Case Study of Graves' Disease Essay

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Introduction
The case study selected focused on Grave’s disease an autoimmune disorder involving over production of thyroid hormones triidiothyronine (T3) and thyroxine (T4). In the United States it is the most common form of hyperthyroidism. The over taxed organ then becomes enlarged (goiter). This case study report will discuss the clinical progression and presentation of this disease, define and describe what an autoimmune disorder is, outline what clinical testing is performed for proper diagnosis, and the treatments involved for management of the disease and those afflicted.
An autoimmune disorder is when an individual’s own adaptive immune system begins producing antibodies against its own cells/tissues. This in turn causes a
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According to my case study of an individual with the disease, progression of symptoms coincided with stressors involving life dilemmas and other illnesses (Vita, 2009). “Stress affects the immune system either directly or indirectly through the nervous and endocrine systems. These immune modulations may contribute to the development of autoimmunity as well as the susceptibility to autoimmune disease in genetically predisposed individuals. Stress can be one of the environmental factors for thyroid autoimmunity” (Mizokami, 2005).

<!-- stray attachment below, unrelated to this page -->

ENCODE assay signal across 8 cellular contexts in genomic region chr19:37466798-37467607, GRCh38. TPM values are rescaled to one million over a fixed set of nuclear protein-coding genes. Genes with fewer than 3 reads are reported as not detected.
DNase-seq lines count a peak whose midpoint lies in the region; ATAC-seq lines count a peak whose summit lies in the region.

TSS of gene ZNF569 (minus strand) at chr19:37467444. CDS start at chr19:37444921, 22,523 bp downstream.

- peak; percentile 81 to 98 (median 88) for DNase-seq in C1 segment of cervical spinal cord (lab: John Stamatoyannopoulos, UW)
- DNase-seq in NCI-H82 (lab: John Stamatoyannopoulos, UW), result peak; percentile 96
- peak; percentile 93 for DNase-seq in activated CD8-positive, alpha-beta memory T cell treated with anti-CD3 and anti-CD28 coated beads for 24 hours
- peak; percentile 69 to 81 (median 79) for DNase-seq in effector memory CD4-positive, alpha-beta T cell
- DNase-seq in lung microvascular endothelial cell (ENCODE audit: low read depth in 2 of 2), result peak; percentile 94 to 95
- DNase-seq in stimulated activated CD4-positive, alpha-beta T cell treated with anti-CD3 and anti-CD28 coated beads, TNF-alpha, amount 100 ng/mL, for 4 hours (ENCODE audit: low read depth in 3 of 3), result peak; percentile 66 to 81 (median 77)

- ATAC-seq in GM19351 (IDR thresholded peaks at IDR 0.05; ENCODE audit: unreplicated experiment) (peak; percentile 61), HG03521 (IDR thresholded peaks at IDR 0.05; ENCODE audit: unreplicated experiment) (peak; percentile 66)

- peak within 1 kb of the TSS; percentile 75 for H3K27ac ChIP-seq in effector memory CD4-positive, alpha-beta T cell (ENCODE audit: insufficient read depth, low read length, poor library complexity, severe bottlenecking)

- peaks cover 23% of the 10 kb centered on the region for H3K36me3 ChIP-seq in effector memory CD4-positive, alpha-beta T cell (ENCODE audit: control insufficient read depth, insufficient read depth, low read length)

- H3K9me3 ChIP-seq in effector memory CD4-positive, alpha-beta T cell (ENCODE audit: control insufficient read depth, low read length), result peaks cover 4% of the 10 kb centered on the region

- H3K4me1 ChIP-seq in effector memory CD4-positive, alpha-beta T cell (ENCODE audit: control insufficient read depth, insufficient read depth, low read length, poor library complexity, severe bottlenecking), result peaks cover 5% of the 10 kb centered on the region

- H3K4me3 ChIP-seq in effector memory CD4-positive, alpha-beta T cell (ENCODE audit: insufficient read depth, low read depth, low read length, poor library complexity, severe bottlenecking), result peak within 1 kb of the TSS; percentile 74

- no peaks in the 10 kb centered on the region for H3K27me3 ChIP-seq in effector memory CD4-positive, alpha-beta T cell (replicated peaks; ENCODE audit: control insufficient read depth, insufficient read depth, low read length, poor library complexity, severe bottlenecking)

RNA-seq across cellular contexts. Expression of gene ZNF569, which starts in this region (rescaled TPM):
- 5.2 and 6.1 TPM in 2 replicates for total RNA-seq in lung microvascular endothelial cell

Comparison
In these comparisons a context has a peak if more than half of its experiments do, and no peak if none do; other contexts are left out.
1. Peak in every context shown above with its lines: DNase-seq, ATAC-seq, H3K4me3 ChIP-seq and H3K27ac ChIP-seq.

Physical signs/symptoms of the disease involve: bulging eyes (proptosis), vision issues, low tolerance to heat (increased sweating), massive weight loss, redness and thickening of the skin of the shins (pretibial myxedema), increased heartbeat/palpitations and fits of thyroid storm if untreated (Graves' Disease and Thyroid Foundation, 2014). The eyes are affected due to the similarities of this tissue to the thyroid. “The eyes are particularly vulnerable to Graves' eye disease, because the autoimmune attack often targets the eye muscles and connective tissue within the eye socket. This likely occurs because these tissues contain proteins that appear similar to the immune system as those of the thyroid gland” (Kellog Eye Center, 2014). TSI assaults tissues of the thyroid and the eyes.
Other related symptoms are caused by the homeostatic connection of the
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